In fact, What Is Direct Selling? is now the most viewed video on DSEF’s YouTube channel, and its social media shares by companies and distributors alike have made it a viral phenomenon.

Supporters of DSEF say the foundation performs critical work on behalf of the industry that no individual company could do as effectively. The foundation’s programs allow companies to concentrate on growing their businesses and supporting their people with the best of products, services and training instead of dedicating staff resources to doing what DSEF does so well—creating a more favorable reception in the marketplace for direct selling.

Going to School

DSEF has also formed many positive relationships with professors and researchers at universities across the country. Prior to DSEF’s efforts in academia, learning about the fundamentals of the channel or reading a case study of a successful direct selling company wasn’t likely to be available for students. Inroads have been made into courses through the foundation’s efforts, and teaching the attributes of direct selling has been enlightening for both marketing professors and their students.

Dr. Susan Duffy, Assistant Professor of Strategy and Entrepreneurship at Simmons College in Boston, says, “As an entrepreneurship educator, I have found the direct selling opportunity to be an ideal model. … Everything we want students to learn about launching, managing and growing a venture is available to them in a direct selling company.” If it were up to her, Duffy says she would “make running a direct selling company a mandatory part of the business education curriculum.” Over the years, many academics have served on DSEF’s Board of Directors including current board members Brenda Cude, Ph.D., from the University of Georgia; Elizabeth Davis, Ph.D., from The George Washington University; and Linda Ferrell, Ph.D., from the University of New Mexico. 

The staff at DSEF, Betty Smith, Dir. of Consumer Programs; Robin Diamond, Dir. of Academic Programs; Charlie Orr, Executive Director; Tamara Ingram, Program Manager, and Nancy Laichas, Dir. of Marketing and Communications.
The staff at DSEF is Bettie L. Smith, Senior Program Director, Consumer and Ethical Leadership Initiatives; Robin Diamond, Program Director, Education and Women’s Initiatives; Charlie Orr, Executive Director; Tamara Ingram, Program Manager; and Nancy Laichas, Director of Marketing and Communications.

Kerry Tassopoulos, Vice President of Government Relations and Compliance for Mary Kay Inc., serves as the Chair of DSEF’s Education Committee. According to him, there’s been a lack of understanding in the broader academic community about direct selling as a business model, “even though we have substantial numbers that demonstrate the vitality of the industry.” Through DSEF’s Education Initiative, Tassopoulos says, “We’ve had the great fortune of being able to take some of our executives into the classroom and have some great sharing opportunities.”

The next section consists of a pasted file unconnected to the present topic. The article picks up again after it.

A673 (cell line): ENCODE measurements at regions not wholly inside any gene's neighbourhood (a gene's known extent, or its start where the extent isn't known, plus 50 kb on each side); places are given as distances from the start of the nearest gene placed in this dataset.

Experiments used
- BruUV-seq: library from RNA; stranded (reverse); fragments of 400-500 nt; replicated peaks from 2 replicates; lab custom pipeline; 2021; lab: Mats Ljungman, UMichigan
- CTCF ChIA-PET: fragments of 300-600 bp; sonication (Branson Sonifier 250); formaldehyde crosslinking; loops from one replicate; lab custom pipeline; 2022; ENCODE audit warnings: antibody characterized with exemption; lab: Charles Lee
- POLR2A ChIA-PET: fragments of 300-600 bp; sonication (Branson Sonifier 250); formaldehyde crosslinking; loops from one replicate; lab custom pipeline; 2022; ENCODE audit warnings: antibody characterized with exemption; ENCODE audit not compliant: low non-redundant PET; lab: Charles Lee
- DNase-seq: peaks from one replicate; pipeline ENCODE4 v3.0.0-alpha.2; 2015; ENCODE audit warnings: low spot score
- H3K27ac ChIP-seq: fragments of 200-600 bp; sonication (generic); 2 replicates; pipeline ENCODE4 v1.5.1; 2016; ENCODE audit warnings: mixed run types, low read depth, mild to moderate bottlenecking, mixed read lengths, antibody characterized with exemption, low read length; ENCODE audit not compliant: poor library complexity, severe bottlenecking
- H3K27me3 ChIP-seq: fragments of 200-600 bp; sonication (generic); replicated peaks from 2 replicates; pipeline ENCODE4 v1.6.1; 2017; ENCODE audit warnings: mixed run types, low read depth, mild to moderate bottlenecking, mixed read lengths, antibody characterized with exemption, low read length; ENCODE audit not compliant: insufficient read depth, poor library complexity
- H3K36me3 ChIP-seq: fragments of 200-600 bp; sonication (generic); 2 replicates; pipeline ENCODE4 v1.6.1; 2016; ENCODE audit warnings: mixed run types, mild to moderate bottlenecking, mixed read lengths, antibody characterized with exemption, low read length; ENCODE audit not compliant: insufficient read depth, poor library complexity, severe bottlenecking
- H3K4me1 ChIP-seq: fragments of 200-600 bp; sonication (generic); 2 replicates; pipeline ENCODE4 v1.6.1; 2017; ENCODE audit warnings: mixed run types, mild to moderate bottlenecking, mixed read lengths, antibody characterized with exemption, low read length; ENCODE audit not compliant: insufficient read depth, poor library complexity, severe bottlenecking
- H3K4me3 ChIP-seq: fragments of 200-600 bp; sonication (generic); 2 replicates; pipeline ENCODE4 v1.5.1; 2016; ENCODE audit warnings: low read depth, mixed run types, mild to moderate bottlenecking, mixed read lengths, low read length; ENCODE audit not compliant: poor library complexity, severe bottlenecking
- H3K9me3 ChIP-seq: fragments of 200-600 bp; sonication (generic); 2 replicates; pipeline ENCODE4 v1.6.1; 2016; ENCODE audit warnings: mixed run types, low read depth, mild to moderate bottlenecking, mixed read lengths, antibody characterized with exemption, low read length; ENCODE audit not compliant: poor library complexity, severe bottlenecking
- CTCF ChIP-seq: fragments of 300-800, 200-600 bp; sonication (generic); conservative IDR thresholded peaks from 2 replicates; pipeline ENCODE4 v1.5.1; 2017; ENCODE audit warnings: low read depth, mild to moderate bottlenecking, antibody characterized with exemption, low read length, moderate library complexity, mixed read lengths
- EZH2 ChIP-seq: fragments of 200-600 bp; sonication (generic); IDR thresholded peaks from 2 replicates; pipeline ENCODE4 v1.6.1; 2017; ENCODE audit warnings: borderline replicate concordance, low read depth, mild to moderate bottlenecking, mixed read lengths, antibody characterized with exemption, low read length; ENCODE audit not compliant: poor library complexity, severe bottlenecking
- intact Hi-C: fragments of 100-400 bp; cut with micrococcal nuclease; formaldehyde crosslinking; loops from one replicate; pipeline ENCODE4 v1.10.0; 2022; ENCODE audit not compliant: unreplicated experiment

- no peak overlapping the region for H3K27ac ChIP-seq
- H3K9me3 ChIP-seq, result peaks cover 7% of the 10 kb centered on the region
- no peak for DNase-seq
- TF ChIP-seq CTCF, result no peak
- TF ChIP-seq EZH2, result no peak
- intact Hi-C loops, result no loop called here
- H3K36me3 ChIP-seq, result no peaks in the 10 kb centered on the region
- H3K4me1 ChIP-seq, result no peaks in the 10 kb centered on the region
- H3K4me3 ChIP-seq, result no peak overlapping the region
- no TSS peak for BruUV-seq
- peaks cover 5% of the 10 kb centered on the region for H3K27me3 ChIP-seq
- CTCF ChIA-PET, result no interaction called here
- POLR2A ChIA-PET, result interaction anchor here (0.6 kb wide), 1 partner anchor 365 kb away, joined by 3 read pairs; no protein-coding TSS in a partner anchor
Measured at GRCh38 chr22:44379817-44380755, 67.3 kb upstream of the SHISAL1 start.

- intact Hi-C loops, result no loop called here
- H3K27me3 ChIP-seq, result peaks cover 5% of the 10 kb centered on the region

Indeed, dozens of universities across the country have participated in a DSEF initiative called “Campus Days,” which has brought direct selling executives to campuses since 1989, providing two days of teaching at the undergraduate and graduate level. The program is designed to provide future leaders with insight into direct selling. Just a few of the participating universities include the University of Texas at Austin, San Diego State University, the University of Alabama, Oklahoma State University, Brigham Young University, Rollins College, the University of South Florida and the University of Oregon. 

DSEF Signature Programs

Orr notes that over the years DSEF has developed some signature programs, including a partnership with the Federal Trade Commission during its annual National Consumer Protection Week that offers a range of consumer education events and resources nationwide. Additionally, last year the foundation announced partnership collaboration with the Council of Better Business Bureaus (CBBB), which allows DSEF to share information about ethical business conduct on the BBB’s national website. DSEF has also worked with an Academic Research Program, which funds research of interest to both the academic community and the direct selling industry.

The foundation’s consumer protection efforts also have a significant global component. In 1999, DSEF and the World Federation of Direct Selling Associations launched the Asia Pacific Economic Cooperation (APEC) Consumer Education and Protection Initiative (CEPI) in partnership with APEC economies. The goal of the CEPI is to promote consumer education and protection and responsible business practices by providing technical assistance through planning meetings, seminars and hands-on training. The CEPI is a true public-private initiative that brings together consumer, government and business leaders to plan each CEPI program according to the needs of local markets.